RMN Mamar (magnetic resonance imaging) uses powerful magnets and radio waves to create pictures of the breast tissue. It does not use radiation (x-rays).
During the exam, you will lie on a padded table with cushioned openings for your breasts that slide into a large tunnel-like machine. A technologist will be present to monitor you and help you if needed. You may be given earplugs or a headset to block out the clicking noise of the scanner. Some headsets let you listen to music during the test.
You can expect the MRI procedure to last 30 to 60 minutes. During this time, you will need to remain very still to get the best images possible. The test is painless. But you might feel uncomfortable lying still for this long, especially if you are claustrophobic (afraid of being in small spaces). If so, tell your doctor. They can help ease your fears, and they might be able to give you medicine that will make the experience more comfortable for you.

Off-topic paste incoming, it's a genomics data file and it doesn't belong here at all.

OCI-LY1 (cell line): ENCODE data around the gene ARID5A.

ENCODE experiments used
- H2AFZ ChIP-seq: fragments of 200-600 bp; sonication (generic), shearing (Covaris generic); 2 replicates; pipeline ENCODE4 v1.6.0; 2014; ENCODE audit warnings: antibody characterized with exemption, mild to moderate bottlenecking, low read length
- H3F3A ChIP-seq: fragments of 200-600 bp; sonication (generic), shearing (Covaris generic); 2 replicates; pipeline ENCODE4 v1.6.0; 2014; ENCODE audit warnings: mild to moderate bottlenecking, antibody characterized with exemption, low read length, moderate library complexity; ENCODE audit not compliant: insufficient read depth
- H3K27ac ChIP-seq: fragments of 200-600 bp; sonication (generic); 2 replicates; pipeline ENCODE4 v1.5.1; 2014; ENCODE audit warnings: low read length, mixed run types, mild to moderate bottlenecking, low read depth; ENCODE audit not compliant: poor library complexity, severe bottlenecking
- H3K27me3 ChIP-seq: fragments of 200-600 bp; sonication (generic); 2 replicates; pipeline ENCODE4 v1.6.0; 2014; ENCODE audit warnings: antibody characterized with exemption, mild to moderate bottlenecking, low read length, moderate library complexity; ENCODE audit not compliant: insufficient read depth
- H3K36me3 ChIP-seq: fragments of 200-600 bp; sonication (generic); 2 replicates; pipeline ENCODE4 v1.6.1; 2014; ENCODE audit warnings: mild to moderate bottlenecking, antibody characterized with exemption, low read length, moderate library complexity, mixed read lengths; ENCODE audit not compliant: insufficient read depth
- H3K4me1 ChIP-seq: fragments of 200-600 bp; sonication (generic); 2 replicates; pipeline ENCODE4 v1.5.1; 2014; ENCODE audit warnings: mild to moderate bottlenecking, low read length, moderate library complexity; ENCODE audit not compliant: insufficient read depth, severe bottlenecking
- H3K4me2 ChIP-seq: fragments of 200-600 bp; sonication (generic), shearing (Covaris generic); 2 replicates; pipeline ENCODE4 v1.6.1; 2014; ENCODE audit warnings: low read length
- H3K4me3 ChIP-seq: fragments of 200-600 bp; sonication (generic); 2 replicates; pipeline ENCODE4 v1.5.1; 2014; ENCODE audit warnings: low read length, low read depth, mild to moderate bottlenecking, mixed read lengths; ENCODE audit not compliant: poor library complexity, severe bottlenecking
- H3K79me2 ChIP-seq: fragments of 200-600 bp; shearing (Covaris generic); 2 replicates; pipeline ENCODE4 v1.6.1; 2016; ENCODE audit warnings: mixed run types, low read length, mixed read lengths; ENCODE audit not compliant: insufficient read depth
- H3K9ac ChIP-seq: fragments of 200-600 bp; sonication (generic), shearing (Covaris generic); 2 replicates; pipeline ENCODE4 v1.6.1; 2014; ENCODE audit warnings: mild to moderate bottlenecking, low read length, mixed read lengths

In-Depth Insight: Navigating the World of Breast MRI for Early Diagnosis
When you are finished, the table will slide out of the machine and you will be helped off the table. If a contrast dye is used, an intravenous (IV) line will be started in a vein in your hand or arm. The dye helps to highlight abnormal areas on the MRI images.
MRI can identify many kinds of cancer in the breast. It can also show how far a cancer has spread within the breast, called its “multicentricity.” Knowing whether a cancer is multicentric or limited to one area might help your surgeon and oncologist decide what treatment you need.